Early in his career, the Polish composer and conductor Krzysztof Penderecki declared, “All I’m interested in is liberating sound beyond all tradition.” It’s a level of aesthetic ambition that matches the enormity of the subject matter the renowned modernist has spent his life tackling: the Holocaust, Hiroshima, and 09/11, among other tragic chapters of the 20th and 21st centuries.
The longtime fixture of the international avant-garde may have surprised the audience gathered in Auer Hall at the Indiana University Jacobs School of Music Monday November 13 for his honorary degree conferral ceremony in referencing a character from the Broadway musical Fiddler on the Roof. “Pointing his hands to the skies, Tevye keeps repeating ‘Tradition, tradition, tradition,’” Penderecki noted. “A significant gesture as it shows that we don’t start our road from nothing.”
A relentlessly experimental composer whose early works favored dissonant tone groupings, labyrinthine structures, and unorthodox instrumentation, Penderecki returned to more traditional and sometimes sacred forms by the mid-1970s. “Rebellion is the privilege of the young age, the irresistible desire to change the world,” the maestro told the audience. “However, I have always had plenty of respect for the ethos of tradition.”
The composer was literally cloaked in tradition during Monday’s ceremony, when University Grand Marshal Brian Horne draped the pink academic hood associated with the musical field upon his shoulders and President Michael A. McRobbie presented him with the honorary degree. In addition to the president, speakers at the ceremony included Provost Lauren Robel, School of Global and International Studies Dean Lee Feinstein and Jacobs School of Music Dean Gwyn Richards. Feinstein and Richards had originated the recommendation for Penderecki’s recognition with the university’s highest award.
The ceremony included a performance of the composer’s 1984 piece Cadenza by Jacobs School Master of Music viola student Lan Wang.
Widely considered Poland’s greatest living composer, Penderecki was born in Poland in 1933 and studied at the Academy of Music in Kraków, whose faculty he joined in 1958. Penderecki and his compatriots were able to take advantage of the politically transitional period that followed the death of Stalin to explore stylistic innovation and participate in the international contemporary music scene. Securing early renown with his UNESCO prize-winning composition for 52 string instruments, Threnody for the Victims of Hiroshima (1960), Penderecki has continually composed music that engages with current events and recent history, especially that of his homeland. In his Polish Requiem, for example, Penderecki honors the suffering and resilience of his countrymen in sections devoted to the Warsaw Uprising, the Katyn Massacre, and the Gdańsk shipyard protests that eventually toppled Poland’s communist regime.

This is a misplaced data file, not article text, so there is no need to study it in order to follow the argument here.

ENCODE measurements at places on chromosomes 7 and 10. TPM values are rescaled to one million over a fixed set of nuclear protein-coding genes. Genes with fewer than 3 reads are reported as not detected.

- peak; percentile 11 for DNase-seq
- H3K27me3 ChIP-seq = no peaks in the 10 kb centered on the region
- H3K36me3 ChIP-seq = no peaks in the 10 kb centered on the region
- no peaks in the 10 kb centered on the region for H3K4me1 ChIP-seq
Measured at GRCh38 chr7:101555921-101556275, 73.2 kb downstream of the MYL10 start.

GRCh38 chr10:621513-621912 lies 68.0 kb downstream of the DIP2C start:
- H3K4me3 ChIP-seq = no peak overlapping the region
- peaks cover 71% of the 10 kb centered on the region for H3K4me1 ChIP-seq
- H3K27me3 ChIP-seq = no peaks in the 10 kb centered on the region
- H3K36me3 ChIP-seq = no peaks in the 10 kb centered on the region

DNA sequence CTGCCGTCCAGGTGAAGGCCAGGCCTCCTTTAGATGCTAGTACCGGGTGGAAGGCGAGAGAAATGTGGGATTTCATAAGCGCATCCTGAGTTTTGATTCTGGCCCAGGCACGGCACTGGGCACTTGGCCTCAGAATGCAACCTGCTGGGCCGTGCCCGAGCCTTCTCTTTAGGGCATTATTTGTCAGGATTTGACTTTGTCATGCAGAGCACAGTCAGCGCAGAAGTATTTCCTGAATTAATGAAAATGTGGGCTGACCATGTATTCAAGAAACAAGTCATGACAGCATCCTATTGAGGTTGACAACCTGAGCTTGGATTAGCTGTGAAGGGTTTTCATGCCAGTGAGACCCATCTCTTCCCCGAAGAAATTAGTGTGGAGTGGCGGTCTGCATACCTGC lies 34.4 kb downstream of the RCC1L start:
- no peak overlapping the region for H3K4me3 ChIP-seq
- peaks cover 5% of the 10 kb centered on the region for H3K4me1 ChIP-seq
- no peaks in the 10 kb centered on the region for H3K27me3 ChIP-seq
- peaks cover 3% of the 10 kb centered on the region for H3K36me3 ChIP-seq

Penderecki’s inspiration to make music confronting the horrors and upheavals of history, noted Feinstein, was a product of having grown up in wartime. The SGIS dean referred to an interview in which Penderecki explained, “Being a child or very young, you never forget, so I had to write some music to say which side I am on.”
In 1966, he made that assertion definitively with the St. Luke Passion, the choral and orchestral masterwork whose performance by the IU Oratorio Chorus & Philharmonic Orchestra he will conduct at the Musical Arts Center Wednesday, November 15 at 8 pm. “A sacred and avant-garde work,” Feinstein noted, “it was a double challenge to the Communist authorities.” In a panel at noon on Wednesday, Feinstein and Penderecki will join musicologists, historians, and Piotr Wilczek, the Polish ambassador to the United States, in a discussion of the political and aesthetic contexts of the work.
Written in an avant-garde idiom and commemorating the millennium of Christianity in Poland, the St. Luke Passion exemplifies the simultaneous directions of Penderecki’s musical exploration. “I continuously look both into the past and into the future,” the composer remarked Monday, “in an internal dialogue with myself and with tradition.” Although the composer eventually relinquished the strident experimentation of his youth, he suggested that the distinction between the traditional and the innovative might be collapsed. “I think we can see Bach’s music as highly contemporary,” he noted, “because The Art of Fugue was so open to new horizons in musical culture. Frédéric Chopin used to tell his students, ‘Play Bach, always Bach.’”
Along with musical forebears, Penderecki in his remarks alluded to the Polish military leader who played a key role in the American Revolution and in Poland’s conflicts against Prussia and Russia. Noting the 200th anniversary of Tadeusz Kościuszko’s death, Penderecki commended the general for an “attitude known to have been significantly ahead of his time [favoring] the ideas of freedom, tolerance, and dialogue.” But he was also, Penderecki noted, “a poet who played the piano and composed. As Aristotle repeated in his lectures, ‘Music calms the savage breast.’ In a world torn by various conflicts, music and art can play an important mission [toward] dialogue and understanding.”
The maestro has spent his life at the intersection of art and politics. “For decades,” Feinstein concluded, “Krzysztof Penderecki maintained his commitment to artistic integrity while operating in a system that did not condone this freedom of expression. Today we recognize him not only for his leading role on the musical vanguard, but for continuing to be a voice to speak truth to power in a world that continues to need it very much.”